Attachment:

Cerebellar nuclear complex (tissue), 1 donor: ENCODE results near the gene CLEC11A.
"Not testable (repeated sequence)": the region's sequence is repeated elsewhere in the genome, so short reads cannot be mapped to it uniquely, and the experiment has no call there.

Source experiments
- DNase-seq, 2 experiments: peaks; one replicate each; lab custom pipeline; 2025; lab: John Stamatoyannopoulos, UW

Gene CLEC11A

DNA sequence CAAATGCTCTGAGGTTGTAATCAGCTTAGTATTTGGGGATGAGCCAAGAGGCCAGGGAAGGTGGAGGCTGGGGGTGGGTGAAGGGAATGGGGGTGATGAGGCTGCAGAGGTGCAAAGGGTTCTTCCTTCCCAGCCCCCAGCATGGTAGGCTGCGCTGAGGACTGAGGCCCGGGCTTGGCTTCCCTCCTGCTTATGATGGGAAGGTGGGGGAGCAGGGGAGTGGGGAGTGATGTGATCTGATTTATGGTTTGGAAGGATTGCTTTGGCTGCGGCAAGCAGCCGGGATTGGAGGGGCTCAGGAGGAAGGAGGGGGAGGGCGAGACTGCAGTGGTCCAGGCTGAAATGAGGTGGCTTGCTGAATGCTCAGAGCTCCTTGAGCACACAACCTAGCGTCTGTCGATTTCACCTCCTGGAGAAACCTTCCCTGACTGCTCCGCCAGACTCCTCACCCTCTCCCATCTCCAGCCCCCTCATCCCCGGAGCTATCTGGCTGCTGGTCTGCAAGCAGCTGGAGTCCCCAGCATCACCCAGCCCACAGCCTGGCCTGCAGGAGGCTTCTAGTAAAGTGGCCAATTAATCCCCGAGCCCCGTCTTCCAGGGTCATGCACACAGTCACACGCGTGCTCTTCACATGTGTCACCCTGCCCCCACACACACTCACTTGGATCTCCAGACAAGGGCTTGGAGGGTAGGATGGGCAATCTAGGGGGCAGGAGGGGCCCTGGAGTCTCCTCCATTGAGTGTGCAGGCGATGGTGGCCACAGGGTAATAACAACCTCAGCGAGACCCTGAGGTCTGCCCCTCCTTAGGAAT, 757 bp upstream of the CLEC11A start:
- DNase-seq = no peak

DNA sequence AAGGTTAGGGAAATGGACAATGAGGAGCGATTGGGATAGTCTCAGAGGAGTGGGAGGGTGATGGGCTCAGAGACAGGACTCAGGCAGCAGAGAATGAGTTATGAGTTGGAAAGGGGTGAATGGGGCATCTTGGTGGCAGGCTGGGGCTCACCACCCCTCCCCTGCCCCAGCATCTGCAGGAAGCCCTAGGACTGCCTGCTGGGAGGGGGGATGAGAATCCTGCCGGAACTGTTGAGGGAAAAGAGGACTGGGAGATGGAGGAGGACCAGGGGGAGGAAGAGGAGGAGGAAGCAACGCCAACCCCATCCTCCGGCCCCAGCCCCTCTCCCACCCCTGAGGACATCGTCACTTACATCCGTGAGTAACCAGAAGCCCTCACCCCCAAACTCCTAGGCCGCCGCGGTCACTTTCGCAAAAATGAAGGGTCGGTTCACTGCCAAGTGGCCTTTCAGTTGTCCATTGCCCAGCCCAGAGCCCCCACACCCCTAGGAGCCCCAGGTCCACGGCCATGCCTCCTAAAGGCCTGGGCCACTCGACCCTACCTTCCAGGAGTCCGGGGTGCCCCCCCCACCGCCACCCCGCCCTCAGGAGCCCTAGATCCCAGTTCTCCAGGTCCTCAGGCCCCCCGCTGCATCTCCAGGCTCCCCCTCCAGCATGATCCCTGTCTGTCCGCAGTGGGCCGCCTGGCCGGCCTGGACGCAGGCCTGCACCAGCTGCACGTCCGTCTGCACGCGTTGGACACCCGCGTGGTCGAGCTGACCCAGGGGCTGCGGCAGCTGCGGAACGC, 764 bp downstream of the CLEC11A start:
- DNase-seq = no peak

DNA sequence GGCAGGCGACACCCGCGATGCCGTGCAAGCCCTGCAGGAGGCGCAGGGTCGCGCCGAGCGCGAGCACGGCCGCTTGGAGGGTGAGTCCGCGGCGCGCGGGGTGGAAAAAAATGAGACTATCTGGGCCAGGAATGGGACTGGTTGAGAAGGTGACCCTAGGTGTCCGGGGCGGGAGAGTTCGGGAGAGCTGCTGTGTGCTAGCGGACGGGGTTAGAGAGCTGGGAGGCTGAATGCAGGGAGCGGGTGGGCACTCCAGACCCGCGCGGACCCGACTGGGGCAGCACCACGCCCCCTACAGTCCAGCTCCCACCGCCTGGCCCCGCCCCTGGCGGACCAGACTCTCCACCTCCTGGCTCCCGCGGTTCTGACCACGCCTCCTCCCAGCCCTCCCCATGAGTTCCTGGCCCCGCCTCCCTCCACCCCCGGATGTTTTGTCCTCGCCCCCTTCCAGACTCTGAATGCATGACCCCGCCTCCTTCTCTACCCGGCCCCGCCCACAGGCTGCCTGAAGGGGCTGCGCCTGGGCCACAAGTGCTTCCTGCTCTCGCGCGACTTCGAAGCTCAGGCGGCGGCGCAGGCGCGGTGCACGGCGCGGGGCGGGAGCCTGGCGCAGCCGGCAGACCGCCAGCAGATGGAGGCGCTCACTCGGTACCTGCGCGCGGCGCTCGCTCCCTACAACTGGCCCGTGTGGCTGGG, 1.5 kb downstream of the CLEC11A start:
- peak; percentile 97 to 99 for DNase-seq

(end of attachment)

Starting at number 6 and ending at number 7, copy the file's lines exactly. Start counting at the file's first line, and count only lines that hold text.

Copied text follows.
DNA sequence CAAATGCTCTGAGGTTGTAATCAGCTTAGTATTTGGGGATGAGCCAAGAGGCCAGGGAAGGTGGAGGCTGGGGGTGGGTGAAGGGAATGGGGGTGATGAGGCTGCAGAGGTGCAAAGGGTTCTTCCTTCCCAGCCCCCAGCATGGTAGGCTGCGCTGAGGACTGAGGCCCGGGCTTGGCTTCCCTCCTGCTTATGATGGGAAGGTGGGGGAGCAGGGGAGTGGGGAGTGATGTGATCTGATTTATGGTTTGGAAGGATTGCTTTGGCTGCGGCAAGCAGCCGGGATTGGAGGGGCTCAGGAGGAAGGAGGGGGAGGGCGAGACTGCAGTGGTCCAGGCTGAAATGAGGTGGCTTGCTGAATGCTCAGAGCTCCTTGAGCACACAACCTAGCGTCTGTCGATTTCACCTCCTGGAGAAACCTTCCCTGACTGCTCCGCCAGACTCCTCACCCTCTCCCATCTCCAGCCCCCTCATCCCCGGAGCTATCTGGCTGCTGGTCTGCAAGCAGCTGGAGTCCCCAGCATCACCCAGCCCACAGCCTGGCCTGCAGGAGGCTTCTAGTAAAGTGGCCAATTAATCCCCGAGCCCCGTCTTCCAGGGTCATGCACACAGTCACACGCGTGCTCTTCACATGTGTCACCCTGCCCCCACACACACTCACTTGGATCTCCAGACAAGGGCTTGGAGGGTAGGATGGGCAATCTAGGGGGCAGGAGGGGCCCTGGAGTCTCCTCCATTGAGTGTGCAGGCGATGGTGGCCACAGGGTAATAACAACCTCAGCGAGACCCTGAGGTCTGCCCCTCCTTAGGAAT, 757 bp upstream of the CLEC11A start:
- DNase-seq = no peak